I would like to now postulate an idea. Since the medium is the message and the deciphering and grokking of messages is imperfect, communication is not just about deciphering messages, but also about discovering the meaning of the message via knowledge of the medium and messenger. To put it shortly and informally, communication is about discovering how others talk, not just about talking.

Okay! Now we're ready to tackle Lisp. What does Lisp source look like? Well, it's lots of lists, which contain other lists, and some atoms, and some numbers. Or, at least, that's what a Lisper sees. Most non-Lispers see parentheses. Lots of parentheses. Lispers like to talk about how the parentheses eventually fade away, leaving pure syntax, metasyntax, metapatterns, and so forth. The language has a simple core, and is readily extended by macros, which are also Lisp code.

I'll get to macros in a second. First, I want to deal with something from the original article. "Think about it: to represent hierarchical data you need two syntactic elements: a token separator and a block delimiter. In S expressions, whitespace is the token separator and parens are the block delimiters. That's it. You can't get more minimal than that." I am obligated to disagree. English, the language of the article, has conventions for semantic blocks, but they are often ignored, omitted, etc. I speak Lojban, which at its most formal has no delimiters nor token separators which are readable to the human eye. Placing spaces in Lojban text is a courtesy to human readers but not needed by computers. Another programming language, Forth, has no block delimiters. It also lacks blocks. Also the token separator is, again, a courtesy; Forth's lexer often reinterprets or ignores whitespace when asked.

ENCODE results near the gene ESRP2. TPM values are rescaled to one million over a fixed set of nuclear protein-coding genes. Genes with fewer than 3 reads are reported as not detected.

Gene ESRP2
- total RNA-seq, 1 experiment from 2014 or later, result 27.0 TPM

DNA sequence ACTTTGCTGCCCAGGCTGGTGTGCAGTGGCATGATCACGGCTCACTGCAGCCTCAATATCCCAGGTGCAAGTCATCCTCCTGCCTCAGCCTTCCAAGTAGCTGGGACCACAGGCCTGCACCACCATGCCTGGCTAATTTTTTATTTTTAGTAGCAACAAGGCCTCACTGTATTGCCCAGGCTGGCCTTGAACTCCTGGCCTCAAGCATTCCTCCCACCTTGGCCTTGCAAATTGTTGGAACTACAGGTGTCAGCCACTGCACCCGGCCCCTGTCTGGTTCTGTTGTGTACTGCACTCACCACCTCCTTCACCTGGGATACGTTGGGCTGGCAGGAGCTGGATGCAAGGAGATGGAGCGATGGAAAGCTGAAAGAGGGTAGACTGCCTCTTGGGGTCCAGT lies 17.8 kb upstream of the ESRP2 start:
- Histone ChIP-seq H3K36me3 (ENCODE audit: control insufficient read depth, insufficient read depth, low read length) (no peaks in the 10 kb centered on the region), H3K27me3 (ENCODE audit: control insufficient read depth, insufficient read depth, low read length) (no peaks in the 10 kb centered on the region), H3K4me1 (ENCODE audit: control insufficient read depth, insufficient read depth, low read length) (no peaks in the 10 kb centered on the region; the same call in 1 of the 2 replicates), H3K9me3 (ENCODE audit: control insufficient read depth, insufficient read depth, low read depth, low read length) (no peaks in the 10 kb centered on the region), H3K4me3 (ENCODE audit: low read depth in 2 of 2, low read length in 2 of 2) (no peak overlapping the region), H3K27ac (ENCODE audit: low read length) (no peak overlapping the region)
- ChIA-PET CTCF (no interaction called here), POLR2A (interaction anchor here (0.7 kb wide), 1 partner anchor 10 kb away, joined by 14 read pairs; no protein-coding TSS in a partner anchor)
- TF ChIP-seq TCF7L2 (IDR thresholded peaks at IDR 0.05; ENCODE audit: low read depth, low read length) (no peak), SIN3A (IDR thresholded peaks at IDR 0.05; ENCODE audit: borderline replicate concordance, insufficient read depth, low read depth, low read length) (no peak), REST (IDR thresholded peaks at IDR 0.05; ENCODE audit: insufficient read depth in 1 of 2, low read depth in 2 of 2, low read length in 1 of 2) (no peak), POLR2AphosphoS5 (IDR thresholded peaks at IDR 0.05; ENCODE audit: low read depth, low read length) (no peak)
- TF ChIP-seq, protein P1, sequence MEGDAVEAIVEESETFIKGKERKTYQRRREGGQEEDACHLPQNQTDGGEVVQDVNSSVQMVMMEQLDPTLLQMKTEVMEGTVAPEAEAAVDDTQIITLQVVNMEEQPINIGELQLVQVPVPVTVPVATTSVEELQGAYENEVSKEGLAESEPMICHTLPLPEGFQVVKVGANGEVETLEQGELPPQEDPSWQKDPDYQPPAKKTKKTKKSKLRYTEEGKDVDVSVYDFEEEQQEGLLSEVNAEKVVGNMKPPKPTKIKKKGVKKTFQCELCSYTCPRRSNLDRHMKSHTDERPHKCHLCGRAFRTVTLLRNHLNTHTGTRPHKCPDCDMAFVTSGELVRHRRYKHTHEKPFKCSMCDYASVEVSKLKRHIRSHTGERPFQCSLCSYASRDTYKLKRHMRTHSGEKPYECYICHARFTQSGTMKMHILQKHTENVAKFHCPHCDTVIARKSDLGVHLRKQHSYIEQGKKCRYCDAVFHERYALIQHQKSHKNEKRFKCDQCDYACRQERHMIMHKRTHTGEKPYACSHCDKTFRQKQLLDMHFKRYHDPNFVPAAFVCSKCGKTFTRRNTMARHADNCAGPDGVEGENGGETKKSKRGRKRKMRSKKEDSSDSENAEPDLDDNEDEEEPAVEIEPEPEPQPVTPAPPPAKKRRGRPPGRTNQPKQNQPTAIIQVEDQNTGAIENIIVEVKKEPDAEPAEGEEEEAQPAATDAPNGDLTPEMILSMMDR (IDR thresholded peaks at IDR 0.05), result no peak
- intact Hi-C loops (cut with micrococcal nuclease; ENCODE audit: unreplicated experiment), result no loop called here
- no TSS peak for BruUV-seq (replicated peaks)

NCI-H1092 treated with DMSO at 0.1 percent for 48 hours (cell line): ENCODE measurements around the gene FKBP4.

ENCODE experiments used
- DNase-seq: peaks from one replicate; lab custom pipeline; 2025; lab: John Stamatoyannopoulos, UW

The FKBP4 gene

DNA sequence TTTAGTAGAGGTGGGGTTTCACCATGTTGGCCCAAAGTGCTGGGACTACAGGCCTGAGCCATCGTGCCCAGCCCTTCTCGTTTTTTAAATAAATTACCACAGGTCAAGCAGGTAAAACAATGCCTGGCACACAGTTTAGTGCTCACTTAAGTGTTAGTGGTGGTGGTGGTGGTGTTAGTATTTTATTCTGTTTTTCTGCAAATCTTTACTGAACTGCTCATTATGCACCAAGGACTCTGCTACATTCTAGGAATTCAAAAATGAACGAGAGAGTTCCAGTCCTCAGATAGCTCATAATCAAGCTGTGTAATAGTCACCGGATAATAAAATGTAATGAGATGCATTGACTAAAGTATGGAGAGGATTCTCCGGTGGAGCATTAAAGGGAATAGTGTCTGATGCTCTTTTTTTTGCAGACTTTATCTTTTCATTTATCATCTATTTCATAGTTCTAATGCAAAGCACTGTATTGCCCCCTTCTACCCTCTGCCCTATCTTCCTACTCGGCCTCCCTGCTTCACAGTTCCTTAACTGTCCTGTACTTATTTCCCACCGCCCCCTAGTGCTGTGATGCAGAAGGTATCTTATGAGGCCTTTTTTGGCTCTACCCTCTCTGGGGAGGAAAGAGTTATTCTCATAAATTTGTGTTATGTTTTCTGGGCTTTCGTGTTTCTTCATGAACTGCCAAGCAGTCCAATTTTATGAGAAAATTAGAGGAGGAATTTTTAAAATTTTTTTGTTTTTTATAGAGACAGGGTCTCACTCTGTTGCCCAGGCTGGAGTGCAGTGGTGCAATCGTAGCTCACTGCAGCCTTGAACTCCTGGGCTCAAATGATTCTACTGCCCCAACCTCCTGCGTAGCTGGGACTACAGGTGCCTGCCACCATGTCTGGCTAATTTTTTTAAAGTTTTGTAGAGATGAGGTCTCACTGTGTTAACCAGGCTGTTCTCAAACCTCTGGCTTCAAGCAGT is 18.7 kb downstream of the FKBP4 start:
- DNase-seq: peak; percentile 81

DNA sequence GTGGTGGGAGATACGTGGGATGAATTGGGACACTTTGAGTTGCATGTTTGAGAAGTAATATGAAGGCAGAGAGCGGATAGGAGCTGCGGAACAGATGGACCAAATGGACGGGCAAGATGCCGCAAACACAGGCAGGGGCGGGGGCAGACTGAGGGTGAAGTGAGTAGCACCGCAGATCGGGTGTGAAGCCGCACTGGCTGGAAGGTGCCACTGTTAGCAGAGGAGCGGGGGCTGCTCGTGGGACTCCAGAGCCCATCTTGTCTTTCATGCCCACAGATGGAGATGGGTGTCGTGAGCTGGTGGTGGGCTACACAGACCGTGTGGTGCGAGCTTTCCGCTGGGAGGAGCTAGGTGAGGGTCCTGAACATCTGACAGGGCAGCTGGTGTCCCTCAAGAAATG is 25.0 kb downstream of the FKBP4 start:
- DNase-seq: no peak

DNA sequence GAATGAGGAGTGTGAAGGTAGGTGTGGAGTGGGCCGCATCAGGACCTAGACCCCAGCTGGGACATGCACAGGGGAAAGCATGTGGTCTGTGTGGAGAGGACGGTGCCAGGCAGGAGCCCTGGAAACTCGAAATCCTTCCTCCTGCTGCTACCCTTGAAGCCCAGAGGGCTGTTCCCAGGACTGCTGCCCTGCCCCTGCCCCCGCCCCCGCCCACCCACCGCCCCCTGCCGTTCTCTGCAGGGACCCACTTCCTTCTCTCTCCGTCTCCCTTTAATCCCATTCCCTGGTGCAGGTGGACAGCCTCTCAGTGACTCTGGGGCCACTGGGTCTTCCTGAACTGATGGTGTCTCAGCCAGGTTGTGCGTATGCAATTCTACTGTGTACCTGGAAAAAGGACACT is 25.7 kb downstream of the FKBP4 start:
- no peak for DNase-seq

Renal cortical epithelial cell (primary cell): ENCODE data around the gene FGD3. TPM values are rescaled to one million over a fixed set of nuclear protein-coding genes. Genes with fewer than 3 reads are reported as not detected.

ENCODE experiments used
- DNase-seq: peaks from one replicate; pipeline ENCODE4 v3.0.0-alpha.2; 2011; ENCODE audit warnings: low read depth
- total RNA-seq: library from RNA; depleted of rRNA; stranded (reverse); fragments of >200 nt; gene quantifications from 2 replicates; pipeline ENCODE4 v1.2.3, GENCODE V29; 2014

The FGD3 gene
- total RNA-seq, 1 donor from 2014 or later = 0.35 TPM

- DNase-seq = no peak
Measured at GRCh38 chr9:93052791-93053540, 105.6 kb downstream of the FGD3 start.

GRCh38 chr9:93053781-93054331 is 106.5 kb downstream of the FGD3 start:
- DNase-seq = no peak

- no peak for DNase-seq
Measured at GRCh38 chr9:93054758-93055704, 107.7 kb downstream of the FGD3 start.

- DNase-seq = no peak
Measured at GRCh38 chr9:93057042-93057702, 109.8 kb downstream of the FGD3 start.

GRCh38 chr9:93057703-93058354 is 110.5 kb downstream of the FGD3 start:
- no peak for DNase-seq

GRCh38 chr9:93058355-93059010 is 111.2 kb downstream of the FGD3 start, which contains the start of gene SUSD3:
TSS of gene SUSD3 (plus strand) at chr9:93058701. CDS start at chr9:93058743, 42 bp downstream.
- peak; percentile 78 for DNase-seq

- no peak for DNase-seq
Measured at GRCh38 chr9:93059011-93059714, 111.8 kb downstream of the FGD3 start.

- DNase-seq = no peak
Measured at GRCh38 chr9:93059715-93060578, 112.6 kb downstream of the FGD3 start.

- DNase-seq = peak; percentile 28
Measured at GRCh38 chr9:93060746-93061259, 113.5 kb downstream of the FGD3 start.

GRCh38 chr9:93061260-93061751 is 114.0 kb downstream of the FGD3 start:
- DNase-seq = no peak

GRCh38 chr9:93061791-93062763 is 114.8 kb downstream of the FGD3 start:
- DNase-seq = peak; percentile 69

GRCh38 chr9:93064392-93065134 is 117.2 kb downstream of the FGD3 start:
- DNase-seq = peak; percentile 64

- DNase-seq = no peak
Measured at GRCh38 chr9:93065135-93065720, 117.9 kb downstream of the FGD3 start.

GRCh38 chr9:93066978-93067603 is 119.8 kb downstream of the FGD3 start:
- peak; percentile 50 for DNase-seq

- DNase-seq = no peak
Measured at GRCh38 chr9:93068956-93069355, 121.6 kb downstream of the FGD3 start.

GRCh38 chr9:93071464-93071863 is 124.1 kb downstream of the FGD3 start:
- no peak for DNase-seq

In fact, Lisp's syntax is, well, syntax. While relatively simple when compared to many languages, Lisp is still structured and retains syntax that would be completely superfluous were one to speak in the language of digital logic which computers normally use. To use the language from earlier in this post, Lisp's syntax is part of its framing; we identify Lisp code precisely by the preponderance of parentheses. The opening parenthesis signals to both humans and computers alike that a Lisp list is starting.

The article talks about the power to interleave data and code. Code operates on data. Code which is also data can be operated on by metacode, which is also code. A strange loop forms. This is not unlike Hofstadter's suggestion that an inner message could itself contain another outer and inner message. English provides us with ample opportunities to form and observe such loops. Consider this quote: "Within these quotation marks, a new message is possible, which can extend beyond its limits and be interpreted differently from the rest of the message: 'Within these quotation marks, a new message is possible.'" I've decided to not put any nasty logic puzzles into this post, but if I had done so, this would be the spot. Mixing metalevels can be hard.

I won't talk about quoting any longer, other than to note that it's not especially interesting if a system supports quoting. There is a proof that quines are possible in any sufficiently complex (Turing complete, for example) language.

Macros are a kind of code-as-data system which involves reflection and reification, transforming code into data and operating on it before turning the data back into code. In particular, this permits code to generate code. This isn't a good or bad thing. In fact, similar systems are seen across the wider programming ecosystem. C has macros, C++ has templates, Haskell has Template Haskell, object-based systems like Python, Ruby, and JS have metaclass or metaprototype faculties.